We’ve become a society that’s entirely focused on itself, from selfies to social media profiles loaded with pictures of ourselves. In this media-obsessed world, we see the term “narcissistic” thrown around quite a bit, but what does it actually mean? How do you know when you’re in a relationship with someone who suffers from narcissistic personality disorder? Here are some tips to follow so you can spot the tell-tale behavior of a narcissist before they embed themselves in your life.
So, what does NPD actually mean? Narcissistic personality disorder is a mental health condition that affects its victims in several ways. The victim idealizes a sort of “artificial” version of themselves. Basically, a narcissist falls in love with themself, but at the end of the day, the person they’re in love with is nothing more than an illusion.
Narcissists usually battle intense insecurity, which manifests itself as a “better” version of the person. That “better” version soon becomes their central focus, to the point of detriment to those around them. The self-absorption becomes more important than even maintaining friendships, jobs, and relationships in general.
It’s important to note that someone who seems selfish isn’t necessarily a narcissist. The next few signs are more impactful and fall well outside the scale of someone who just seems “selfish”.
Being raised by narcissists can certainly have an effect on how one views themselves. Since NPD stems from insecurity, being raised by people who are completely self-absorbed can create a need for attention. This is a symptom of NPD, and we’re not just talking your typical need to be noticed. Everyone wants to be noticed in some ways, but narcissists go above and beyond to ensure they’re noticed and praised by their peers and strangers alike.
The narcissist’s need for attention can be smothering. Constantly seeking validation, attention, and praise are just some of the behaviors you should be aware of. If your significant other can’t go more than a few hours without wanting your attention or a compliment, you might be in trouble.
Normal relationships can bear time apart, but a narcissist needs to be noticed at all times. This can come in the form of endless texts, emails, messages, and even anger when you don’t answer within their expected time frame. You’ve probably dated someone who got upset when you didn’t answer a message within a few hours; now imagine that every few minutes.
Whatever moral code you may follow, it’s generally agreed that exploiting people for personal gain is an undesirable and reprehensible trait in a person. Exploitation comes in many forms and doesn’t just include money or financial gain. You can be exploited for resources, both emotional and practical, and plenty of other things.
Narcissists don’t feel any shame when they exploit a person. Exploitation is just a means to an end for the narcissist, and as long as they get what they want, the collateral damage they inflict along the way means absolutely nothing to them. A scorched Earth policy is basically the protocol for a narcissist, laying waste to the people around them for personal gain.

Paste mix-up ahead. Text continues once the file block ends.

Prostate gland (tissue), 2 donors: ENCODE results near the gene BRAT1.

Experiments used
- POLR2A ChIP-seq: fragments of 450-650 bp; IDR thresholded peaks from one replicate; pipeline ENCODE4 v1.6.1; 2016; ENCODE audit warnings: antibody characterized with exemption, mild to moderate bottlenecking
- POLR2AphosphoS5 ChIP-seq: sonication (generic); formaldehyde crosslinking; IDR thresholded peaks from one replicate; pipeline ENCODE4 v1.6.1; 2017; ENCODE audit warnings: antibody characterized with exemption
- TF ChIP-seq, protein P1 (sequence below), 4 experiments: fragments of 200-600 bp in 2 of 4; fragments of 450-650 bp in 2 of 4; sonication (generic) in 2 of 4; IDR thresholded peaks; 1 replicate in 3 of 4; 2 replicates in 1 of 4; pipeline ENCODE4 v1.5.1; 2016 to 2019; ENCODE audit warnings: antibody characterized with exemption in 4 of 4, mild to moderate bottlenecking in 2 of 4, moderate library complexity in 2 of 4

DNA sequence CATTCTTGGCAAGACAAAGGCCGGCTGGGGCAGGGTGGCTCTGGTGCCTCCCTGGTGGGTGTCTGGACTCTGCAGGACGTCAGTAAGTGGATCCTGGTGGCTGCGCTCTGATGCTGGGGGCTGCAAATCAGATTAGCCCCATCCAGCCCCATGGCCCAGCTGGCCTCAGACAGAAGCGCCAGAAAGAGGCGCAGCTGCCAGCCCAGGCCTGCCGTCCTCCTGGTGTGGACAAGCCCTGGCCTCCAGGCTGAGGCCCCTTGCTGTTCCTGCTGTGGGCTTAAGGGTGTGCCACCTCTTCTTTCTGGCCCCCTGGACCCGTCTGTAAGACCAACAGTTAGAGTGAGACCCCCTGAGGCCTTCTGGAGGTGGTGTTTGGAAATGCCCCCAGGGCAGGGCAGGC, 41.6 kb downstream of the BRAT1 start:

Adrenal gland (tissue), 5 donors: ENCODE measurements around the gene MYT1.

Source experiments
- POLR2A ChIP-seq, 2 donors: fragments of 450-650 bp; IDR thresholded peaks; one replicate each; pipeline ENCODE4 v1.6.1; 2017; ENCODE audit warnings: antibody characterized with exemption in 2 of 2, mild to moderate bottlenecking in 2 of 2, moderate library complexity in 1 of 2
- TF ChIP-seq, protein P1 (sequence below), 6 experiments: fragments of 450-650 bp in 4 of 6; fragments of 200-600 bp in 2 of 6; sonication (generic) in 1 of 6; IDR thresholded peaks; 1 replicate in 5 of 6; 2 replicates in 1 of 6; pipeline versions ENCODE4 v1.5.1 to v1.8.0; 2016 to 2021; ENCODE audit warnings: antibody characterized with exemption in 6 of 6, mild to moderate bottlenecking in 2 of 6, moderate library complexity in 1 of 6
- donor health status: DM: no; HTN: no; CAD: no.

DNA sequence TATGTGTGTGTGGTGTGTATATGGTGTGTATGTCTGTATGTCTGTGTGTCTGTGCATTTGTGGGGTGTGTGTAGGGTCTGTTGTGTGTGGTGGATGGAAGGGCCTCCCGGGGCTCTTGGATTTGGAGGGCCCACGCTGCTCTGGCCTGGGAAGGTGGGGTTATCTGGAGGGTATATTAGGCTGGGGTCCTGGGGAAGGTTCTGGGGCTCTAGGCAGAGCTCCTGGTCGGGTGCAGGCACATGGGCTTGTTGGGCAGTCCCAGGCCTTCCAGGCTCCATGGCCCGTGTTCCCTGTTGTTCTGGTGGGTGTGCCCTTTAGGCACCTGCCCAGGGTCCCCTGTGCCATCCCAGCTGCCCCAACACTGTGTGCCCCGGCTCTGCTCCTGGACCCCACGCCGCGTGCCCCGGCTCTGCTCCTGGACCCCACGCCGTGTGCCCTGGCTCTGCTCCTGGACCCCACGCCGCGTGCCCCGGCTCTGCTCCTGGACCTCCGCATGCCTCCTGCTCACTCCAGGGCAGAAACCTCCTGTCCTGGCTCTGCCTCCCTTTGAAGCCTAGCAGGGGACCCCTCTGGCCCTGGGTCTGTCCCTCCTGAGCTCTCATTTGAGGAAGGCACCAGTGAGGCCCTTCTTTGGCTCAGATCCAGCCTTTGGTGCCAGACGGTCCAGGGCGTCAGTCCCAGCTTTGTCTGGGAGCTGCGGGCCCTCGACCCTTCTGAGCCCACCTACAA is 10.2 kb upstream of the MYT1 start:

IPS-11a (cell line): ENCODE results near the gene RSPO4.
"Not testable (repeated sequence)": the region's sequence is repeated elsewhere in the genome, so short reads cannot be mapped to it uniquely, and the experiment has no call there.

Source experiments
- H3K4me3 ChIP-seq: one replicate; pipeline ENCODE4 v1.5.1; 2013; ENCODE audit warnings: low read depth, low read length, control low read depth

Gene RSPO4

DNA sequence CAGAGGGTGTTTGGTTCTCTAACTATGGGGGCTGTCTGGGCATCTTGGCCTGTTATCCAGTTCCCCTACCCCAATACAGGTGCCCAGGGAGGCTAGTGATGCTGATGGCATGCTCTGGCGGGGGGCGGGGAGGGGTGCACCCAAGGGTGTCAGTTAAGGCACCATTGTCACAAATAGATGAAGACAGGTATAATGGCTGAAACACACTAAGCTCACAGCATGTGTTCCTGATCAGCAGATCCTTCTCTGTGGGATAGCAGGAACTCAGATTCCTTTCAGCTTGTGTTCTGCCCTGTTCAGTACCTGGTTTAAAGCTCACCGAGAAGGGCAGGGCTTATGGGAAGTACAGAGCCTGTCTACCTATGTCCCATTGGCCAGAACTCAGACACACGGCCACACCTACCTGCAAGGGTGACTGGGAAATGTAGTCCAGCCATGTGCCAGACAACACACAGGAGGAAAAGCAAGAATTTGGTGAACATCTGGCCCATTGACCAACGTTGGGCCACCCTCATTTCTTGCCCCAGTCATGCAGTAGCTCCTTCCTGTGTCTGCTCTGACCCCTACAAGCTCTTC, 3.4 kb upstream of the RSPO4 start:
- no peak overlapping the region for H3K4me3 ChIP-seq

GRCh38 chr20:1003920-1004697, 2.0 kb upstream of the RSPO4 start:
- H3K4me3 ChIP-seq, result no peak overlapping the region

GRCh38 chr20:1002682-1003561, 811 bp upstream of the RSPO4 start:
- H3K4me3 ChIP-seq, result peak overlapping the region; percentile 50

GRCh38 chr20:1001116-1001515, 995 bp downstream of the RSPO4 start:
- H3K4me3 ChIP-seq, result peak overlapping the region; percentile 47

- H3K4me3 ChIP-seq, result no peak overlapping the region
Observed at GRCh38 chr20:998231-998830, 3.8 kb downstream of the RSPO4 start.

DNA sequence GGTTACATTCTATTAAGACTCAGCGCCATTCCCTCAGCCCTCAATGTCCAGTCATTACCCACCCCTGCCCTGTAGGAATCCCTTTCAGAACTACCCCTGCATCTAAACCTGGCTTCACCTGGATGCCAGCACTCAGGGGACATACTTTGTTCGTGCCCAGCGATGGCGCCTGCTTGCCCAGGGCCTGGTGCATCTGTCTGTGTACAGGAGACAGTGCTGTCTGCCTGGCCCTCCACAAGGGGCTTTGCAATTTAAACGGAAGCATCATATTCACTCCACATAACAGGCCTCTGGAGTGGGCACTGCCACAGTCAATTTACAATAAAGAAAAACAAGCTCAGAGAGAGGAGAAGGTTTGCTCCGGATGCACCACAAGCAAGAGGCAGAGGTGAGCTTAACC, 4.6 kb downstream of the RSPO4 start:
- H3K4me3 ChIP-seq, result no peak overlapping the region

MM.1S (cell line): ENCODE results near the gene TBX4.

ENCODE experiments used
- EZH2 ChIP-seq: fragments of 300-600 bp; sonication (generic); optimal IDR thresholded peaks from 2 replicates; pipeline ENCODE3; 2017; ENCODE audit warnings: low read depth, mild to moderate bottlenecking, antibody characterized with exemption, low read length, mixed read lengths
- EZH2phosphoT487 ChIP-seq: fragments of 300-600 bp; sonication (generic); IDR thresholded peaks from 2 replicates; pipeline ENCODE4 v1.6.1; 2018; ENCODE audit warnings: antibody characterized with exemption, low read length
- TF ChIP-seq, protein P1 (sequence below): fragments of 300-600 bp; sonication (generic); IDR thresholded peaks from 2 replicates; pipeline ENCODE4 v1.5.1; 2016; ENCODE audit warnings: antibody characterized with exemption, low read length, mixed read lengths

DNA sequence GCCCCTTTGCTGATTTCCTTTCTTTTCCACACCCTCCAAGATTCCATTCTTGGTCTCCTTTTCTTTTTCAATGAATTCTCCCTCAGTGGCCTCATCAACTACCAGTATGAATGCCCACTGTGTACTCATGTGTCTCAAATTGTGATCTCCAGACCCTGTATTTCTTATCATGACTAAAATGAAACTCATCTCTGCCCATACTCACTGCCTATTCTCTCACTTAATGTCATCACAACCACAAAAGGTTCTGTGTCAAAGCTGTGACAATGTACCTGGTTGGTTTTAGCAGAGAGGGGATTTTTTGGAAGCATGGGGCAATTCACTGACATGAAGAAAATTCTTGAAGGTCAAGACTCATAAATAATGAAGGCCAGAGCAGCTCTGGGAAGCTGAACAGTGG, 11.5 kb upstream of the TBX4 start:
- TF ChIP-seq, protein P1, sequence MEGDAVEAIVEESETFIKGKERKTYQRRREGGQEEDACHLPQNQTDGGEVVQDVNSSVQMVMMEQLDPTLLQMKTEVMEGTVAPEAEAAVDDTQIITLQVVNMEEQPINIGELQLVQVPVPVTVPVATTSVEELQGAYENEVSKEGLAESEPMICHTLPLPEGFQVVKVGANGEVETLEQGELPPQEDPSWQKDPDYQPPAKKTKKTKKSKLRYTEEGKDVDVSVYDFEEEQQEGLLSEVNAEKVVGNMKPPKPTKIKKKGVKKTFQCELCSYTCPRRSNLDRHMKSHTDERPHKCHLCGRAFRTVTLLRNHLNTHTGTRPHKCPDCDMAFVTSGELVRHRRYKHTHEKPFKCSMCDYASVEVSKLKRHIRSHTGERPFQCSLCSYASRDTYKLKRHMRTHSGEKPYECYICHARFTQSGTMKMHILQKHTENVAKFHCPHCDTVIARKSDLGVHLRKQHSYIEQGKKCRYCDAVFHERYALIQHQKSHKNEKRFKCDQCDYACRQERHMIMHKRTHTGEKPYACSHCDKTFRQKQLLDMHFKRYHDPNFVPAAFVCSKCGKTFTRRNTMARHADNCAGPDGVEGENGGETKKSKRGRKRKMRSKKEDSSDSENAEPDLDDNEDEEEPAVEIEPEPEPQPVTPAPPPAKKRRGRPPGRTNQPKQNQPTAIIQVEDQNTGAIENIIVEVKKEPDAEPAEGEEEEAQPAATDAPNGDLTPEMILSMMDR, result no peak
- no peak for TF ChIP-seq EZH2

Alongside exploitation comes bullying. Bullying can be emotional, physical, or both. Mental and physical bullying make for a dangerous partnership, and narcissists are no stranger to either. If your partner constantly belittles, makes fun of, or otherwise makes you feel insecure and like less than a person, you’re being emotionally bullied. Although physical bullying is less common, it can occur; and in the case of such abuse, you should absolutely seek help as soon as possible.
It’s all too easy for us to make excuses for those we love, but the fact is, narcissists don’t care about your feelings or how they damage your life. If it means they’re going to gain something, they’ll tear down your entire existence just to build one of their own.
Guilt-tripping is a favorite practice of narcissists. This occurs when they do something that upsets you, or they want you to do something you’re not interested in, and they pull out the guilt card. They’ll start saying things like, “well I guess you don’t want me to be happy then.” This type of behavior is classic manipulation on the side of the narcissist, and the perfect tool for bending those around them to their agenda.
This one is easy to fall for because none of us wants to intentionally upset the people we love, but keep in mind that guilt is a powerful weapon that can keep you bound to something that will slowly drain your mental health.
It’s easier said than done to leave a relationship, especially one that you’ve invested a significant amount of time into. If your partner matches the behavior described in this article, you may be dealing with a narcissist, and you’re probably not going to be able to make them change, and it’s only a matter of time before the behavior evolves into abuse.